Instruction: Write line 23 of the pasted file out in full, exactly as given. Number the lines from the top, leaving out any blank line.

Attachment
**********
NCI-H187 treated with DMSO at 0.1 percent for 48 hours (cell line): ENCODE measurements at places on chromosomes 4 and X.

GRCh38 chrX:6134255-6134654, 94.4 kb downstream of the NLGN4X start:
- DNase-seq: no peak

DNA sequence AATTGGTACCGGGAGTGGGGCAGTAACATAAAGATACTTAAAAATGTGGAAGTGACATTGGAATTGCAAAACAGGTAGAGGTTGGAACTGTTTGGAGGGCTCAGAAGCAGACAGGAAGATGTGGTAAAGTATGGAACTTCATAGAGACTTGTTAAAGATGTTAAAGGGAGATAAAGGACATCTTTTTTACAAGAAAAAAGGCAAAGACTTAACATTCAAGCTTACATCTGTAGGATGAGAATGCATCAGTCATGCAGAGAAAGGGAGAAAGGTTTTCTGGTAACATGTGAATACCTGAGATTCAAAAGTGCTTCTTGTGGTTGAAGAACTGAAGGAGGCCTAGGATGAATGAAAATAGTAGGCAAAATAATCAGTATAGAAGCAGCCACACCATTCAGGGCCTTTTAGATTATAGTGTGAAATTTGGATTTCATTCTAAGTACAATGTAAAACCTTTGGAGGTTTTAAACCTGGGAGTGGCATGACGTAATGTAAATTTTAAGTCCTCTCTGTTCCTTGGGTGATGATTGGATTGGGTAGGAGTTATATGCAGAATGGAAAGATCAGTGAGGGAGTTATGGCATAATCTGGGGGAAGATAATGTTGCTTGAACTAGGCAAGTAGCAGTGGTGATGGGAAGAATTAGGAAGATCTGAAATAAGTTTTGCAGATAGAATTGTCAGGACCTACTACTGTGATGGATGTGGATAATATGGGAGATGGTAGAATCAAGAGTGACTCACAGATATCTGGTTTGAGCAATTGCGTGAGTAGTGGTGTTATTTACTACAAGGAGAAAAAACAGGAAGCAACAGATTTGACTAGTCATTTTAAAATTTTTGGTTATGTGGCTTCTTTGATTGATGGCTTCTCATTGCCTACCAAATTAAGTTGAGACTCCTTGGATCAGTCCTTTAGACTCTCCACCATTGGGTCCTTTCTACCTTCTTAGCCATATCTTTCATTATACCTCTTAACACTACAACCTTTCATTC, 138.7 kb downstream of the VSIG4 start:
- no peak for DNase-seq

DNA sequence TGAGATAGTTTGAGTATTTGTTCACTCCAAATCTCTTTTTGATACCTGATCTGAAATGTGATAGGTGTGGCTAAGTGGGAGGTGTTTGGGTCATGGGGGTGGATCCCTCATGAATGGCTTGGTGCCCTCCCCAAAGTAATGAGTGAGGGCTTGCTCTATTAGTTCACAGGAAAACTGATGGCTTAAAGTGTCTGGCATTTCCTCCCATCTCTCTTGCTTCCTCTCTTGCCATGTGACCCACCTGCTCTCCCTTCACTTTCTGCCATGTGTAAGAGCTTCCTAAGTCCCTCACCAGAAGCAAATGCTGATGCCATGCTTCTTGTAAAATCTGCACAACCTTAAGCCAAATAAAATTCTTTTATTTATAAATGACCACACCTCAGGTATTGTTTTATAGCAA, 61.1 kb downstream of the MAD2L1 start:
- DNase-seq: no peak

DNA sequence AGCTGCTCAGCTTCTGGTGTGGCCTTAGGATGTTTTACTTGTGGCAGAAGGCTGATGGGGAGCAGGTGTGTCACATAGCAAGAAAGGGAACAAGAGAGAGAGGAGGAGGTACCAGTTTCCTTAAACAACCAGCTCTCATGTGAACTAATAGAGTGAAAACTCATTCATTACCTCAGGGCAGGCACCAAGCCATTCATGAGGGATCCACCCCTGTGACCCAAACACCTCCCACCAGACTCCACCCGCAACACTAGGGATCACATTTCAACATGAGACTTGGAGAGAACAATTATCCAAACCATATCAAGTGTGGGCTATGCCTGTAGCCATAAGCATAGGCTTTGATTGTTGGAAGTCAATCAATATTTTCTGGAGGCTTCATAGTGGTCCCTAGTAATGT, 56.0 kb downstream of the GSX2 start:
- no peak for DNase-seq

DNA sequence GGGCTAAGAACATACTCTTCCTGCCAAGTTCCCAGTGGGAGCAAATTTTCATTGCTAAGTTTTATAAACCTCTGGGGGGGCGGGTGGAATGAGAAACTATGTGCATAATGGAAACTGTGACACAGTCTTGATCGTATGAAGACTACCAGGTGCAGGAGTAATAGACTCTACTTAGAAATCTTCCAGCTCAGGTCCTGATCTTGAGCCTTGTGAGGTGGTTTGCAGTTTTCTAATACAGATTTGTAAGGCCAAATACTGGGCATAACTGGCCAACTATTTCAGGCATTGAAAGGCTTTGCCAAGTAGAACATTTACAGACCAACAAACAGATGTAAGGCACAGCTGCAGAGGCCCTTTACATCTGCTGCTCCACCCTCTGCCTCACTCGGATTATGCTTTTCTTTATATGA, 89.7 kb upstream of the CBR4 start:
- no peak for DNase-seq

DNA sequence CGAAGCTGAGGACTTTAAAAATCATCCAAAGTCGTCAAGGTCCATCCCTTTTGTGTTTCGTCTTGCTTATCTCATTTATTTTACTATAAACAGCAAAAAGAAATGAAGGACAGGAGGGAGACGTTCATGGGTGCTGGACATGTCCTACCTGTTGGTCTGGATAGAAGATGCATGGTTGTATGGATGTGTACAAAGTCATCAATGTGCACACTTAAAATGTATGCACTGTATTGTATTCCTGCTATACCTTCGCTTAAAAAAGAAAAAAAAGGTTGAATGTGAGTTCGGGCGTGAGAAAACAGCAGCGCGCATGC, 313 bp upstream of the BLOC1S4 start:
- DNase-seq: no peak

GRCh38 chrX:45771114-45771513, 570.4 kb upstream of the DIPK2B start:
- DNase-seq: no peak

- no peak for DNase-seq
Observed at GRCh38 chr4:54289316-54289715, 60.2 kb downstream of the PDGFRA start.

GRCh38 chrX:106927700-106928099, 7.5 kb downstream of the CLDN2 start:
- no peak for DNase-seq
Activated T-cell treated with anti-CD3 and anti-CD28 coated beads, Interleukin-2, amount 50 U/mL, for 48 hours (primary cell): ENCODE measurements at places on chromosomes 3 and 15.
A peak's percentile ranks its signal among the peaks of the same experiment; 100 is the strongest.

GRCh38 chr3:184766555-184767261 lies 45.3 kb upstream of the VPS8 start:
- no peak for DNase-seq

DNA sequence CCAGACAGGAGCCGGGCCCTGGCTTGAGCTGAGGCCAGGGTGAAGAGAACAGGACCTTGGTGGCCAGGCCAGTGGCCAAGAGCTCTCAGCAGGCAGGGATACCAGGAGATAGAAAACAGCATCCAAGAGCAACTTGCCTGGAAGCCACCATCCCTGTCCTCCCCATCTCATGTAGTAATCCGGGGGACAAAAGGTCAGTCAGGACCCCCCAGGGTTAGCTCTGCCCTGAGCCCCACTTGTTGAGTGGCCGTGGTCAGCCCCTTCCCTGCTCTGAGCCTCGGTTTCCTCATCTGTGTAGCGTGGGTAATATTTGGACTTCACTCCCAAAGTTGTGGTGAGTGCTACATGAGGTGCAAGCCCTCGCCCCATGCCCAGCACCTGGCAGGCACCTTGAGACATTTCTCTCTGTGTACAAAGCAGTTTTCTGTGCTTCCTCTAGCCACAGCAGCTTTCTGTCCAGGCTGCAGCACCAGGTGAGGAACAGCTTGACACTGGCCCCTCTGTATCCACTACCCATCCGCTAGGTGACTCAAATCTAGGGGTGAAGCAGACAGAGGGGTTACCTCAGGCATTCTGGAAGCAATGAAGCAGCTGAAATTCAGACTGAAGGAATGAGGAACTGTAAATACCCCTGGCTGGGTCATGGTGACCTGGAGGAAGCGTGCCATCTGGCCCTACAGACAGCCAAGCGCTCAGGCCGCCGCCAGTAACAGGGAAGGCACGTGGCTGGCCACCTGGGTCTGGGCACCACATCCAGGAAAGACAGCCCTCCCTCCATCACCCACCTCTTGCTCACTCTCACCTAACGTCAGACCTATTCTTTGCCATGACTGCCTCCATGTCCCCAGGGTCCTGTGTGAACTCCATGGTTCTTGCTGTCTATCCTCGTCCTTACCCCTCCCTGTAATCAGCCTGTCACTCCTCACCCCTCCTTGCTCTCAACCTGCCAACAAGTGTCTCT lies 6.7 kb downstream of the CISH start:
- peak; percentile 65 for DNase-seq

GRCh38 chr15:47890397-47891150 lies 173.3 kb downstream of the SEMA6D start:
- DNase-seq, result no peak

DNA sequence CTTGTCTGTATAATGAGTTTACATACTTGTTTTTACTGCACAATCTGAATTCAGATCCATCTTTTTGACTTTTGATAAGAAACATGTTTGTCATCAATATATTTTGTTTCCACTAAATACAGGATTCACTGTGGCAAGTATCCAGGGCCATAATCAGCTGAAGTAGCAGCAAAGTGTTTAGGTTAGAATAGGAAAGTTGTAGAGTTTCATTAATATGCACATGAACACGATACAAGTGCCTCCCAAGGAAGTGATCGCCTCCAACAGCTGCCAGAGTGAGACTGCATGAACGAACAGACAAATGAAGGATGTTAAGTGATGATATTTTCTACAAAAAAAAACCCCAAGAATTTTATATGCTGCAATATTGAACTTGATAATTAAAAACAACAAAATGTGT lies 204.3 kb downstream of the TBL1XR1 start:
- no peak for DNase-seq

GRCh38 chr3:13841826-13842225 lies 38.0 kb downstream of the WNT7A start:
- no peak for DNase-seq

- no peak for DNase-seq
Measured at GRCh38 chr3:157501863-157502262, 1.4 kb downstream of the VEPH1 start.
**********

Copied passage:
- no peak for DNase-seq